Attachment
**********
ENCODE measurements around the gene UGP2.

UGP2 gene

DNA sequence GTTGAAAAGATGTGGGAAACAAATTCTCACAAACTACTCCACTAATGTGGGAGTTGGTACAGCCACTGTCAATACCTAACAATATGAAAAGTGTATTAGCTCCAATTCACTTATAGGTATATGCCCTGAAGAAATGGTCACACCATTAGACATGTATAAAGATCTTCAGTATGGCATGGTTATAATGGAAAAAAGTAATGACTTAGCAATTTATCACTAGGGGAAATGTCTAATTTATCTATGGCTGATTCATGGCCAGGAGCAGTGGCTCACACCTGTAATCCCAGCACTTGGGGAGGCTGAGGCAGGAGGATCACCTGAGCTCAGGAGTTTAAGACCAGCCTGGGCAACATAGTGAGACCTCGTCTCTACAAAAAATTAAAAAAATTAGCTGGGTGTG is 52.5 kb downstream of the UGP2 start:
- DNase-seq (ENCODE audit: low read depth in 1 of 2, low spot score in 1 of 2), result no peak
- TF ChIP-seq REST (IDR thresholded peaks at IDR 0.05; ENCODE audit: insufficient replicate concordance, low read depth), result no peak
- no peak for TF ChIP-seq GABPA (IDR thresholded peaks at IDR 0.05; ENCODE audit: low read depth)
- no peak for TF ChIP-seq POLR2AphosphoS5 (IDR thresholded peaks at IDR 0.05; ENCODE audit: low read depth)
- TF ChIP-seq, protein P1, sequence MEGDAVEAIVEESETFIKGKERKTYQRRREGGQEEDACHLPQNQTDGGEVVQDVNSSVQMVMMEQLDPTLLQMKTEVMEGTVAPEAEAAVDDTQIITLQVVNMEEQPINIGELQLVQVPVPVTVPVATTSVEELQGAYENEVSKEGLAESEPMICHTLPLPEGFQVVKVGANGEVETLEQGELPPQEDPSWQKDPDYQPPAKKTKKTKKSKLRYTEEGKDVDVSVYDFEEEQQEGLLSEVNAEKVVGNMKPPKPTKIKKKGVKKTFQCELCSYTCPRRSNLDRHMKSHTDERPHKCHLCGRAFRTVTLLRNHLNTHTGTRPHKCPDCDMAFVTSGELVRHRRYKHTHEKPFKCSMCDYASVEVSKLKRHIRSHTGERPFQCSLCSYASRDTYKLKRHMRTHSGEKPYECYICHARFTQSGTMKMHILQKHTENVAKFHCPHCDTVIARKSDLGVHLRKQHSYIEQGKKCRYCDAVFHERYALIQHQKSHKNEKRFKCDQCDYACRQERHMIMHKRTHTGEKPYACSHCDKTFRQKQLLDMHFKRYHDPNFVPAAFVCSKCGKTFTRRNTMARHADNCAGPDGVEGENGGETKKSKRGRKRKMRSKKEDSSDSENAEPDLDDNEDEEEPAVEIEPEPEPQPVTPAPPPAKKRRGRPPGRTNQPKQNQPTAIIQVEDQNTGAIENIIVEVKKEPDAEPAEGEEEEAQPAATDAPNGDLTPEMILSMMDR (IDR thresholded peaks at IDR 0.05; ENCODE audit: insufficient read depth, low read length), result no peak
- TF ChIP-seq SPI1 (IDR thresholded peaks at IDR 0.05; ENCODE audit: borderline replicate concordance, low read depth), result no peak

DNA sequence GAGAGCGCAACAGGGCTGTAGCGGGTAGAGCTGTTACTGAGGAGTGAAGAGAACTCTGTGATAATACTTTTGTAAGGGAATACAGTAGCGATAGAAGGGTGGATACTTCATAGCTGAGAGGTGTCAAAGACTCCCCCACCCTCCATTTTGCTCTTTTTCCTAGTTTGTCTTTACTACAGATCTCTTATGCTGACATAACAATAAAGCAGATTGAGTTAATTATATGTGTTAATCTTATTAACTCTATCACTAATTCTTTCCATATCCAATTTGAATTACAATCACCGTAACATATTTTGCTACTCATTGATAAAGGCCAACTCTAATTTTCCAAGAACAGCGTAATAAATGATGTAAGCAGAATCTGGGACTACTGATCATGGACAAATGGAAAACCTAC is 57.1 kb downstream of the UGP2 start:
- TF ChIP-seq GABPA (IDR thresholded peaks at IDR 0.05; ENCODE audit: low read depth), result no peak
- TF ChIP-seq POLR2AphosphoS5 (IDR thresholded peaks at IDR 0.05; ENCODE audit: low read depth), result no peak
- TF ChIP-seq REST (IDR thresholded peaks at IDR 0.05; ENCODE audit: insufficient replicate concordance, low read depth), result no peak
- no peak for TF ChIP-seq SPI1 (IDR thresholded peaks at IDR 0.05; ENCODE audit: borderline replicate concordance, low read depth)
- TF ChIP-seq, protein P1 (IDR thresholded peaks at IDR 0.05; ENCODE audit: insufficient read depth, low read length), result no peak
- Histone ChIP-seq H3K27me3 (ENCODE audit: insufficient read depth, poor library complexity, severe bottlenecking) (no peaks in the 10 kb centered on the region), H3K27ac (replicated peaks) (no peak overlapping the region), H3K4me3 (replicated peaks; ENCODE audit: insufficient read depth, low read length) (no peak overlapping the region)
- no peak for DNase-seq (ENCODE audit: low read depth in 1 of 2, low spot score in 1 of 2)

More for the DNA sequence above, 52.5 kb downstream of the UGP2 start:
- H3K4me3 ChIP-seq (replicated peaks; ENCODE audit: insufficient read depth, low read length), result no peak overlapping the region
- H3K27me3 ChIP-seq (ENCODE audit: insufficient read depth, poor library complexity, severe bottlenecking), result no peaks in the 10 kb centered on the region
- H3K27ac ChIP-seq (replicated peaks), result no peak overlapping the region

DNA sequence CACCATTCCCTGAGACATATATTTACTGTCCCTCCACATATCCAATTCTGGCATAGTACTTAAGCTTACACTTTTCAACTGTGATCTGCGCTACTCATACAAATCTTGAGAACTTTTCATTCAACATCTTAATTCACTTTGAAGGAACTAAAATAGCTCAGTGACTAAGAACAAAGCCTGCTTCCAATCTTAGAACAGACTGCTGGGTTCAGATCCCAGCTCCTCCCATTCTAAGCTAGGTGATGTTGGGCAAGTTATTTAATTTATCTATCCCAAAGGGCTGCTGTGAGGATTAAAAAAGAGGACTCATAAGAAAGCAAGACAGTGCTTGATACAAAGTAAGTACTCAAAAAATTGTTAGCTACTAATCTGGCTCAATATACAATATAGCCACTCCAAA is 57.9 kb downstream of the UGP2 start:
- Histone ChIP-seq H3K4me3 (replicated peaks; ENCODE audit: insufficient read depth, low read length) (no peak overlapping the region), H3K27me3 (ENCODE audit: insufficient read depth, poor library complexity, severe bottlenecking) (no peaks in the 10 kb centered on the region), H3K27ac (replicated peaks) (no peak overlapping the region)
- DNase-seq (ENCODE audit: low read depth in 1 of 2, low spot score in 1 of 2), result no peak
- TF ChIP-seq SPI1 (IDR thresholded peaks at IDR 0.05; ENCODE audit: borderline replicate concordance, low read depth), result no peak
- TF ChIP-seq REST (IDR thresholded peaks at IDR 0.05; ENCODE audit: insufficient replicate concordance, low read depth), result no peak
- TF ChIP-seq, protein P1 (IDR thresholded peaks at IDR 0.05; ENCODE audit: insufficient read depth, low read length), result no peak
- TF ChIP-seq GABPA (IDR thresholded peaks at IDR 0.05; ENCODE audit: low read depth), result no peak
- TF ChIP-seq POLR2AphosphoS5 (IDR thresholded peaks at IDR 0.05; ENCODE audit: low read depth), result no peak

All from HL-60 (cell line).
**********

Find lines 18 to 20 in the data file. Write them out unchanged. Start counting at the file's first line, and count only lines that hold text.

More for the DNA sequence above, 52.5 kb downstream of the UGP2 start:
- H3K4me3 ChIP-seq (replicated peaks; ENCODE audit: insufficient read depth, low read length), result no peak overlapping the region
- H3K27me3 ChIP-seq (ENCODE audit: insufficient read depth, poor library complexity, severe bottlenecking), result no peaks in the 10 kb centered on the region